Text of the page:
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see military lawmilitary law,
system of rules established for the government of persons in the armed forces. In most countries the legislature establishes the code of military law. It is distinguished from both martial law (rule by domestic military forces over an area) and military government
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References in periodicals archive ?
For readers who enjoy such details, there are few non-fiction books that match Englade's skill at describing the courts-martial process.
criminal appeals are required to review all courts-martial sentences
parallel protective measures in military general courts-martial.
The charges were referred to the courts-martial on November 17, 2008, following the conclusion of an Article 32 investigation that began August 28 at the Rose Barracks Courthouse in Vilseck, Germany, according to the statement.
Nonetheless, Baker, a black soldier accused of committing grave crimes, received due process, an opportunity for defense counsel, and questioned both a white officer and fellow African Americans--a level of procedural fairness surprisingly typical of general courts-martial of black soldiers.
9) The 1968 revisions were particularly substantial, including changing the old "law officer" position to the office of military judge, authorizing judge-alone courts-martial, and fundamentally reforming the special court-martial to require, in almost all instances, a lawyer to serve as the defense counsel and a military judge to preside.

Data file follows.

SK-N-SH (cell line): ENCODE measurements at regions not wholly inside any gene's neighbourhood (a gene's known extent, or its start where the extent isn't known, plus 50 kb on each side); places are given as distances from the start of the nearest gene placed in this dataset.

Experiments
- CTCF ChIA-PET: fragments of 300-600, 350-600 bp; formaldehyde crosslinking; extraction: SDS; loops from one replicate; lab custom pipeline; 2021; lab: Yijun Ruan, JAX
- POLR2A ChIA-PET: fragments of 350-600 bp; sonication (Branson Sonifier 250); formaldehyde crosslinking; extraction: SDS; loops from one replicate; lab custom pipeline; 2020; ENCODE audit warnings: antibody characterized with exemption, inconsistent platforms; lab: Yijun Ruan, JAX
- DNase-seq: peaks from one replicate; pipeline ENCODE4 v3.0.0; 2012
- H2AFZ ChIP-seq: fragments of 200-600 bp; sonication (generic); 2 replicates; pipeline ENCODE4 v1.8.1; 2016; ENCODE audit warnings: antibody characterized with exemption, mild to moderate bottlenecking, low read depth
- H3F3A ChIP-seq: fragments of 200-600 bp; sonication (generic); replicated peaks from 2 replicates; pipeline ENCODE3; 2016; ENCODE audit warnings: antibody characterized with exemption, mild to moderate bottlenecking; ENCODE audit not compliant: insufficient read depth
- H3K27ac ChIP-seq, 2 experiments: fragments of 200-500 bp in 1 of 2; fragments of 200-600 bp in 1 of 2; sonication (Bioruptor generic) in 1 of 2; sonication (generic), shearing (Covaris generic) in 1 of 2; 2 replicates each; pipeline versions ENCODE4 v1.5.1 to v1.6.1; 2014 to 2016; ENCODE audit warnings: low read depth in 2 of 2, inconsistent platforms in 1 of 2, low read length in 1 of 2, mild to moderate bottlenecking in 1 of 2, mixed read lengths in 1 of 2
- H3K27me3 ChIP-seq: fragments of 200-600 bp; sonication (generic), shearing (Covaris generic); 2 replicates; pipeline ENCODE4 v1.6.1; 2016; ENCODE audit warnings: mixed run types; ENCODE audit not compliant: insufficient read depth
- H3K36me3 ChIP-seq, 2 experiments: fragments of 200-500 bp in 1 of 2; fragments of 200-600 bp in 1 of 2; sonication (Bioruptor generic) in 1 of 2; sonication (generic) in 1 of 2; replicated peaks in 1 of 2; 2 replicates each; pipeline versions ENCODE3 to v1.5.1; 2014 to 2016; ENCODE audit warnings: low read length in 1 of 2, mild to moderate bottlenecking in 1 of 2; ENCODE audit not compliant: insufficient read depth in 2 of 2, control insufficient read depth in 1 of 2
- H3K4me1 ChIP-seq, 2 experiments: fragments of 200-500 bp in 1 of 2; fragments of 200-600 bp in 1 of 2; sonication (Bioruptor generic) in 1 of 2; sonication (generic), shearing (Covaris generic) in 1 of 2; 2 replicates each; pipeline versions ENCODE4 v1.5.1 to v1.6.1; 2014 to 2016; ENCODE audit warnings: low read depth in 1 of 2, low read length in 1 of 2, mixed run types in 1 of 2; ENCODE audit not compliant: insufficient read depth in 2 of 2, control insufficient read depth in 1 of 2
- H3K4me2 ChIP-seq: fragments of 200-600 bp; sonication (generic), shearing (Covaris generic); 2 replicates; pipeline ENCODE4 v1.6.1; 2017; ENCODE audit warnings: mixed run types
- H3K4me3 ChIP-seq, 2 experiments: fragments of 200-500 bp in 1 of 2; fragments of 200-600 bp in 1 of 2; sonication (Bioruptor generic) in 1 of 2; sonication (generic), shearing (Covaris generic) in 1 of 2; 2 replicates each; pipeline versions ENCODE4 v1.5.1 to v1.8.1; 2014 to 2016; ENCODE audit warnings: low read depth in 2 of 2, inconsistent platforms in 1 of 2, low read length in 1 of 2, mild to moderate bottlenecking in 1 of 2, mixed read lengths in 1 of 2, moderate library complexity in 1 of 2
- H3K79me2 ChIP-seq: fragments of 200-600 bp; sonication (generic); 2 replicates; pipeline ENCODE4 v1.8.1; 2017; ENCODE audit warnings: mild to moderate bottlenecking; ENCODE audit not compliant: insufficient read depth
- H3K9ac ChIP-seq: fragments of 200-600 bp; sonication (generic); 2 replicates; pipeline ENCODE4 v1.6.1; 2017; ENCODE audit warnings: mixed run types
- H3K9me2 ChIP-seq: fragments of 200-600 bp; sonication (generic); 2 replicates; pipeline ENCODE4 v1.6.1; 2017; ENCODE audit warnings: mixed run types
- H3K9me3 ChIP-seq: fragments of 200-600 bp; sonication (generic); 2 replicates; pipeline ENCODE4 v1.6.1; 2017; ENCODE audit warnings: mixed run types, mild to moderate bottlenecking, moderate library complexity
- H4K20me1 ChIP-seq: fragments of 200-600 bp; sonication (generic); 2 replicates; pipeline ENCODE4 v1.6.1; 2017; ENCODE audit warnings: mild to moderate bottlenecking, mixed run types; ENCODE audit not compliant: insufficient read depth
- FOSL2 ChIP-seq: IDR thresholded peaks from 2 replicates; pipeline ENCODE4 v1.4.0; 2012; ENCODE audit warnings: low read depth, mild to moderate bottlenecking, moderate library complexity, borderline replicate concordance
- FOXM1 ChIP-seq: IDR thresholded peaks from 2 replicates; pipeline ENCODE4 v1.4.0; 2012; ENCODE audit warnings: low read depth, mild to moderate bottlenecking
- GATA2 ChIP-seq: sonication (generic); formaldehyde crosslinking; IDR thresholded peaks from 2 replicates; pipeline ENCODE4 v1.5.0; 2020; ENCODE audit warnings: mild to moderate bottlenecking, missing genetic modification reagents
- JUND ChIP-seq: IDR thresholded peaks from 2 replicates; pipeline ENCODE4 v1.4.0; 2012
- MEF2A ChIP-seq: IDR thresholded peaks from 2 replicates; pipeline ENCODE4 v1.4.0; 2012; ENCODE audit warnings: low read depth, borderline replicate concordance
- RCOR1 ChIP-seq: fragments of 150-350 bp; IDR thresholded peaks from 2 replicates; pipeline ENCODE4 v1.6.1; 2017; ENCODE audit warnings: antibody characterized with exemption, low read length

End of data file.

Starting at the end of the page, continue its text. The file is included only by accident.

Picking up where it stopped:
Bradley said papers about the UCMJ and the Manual for Courts-Martial during different eras in American history also are of interest.
Usually of air vice- marshal rank, he was the convening officer for courts-martial, and formally responsible for appointing the members of the court.
contains the Rules for Courts-Martial (RCM), the Military Rules of
Article 19, UCMJ, "jurisdiction of special courts-martial," provides in pertinent part: "[S]pecial courts-martial have jurisdiction to try persons subject to this chapter for any noncapital offense made punishable by this chapter, and, under such regulations as the President may prescribe, for capital offenses.
This case provides only one example of the rich details contained within one of the most underused resources for Civil War scholarship, the records of courts-martial for the Union and Confederate armies and the Union navy.
submarine, and asked for their understanding of a Navy court's decision not to recommend courts-martial for senior officers on the submarine.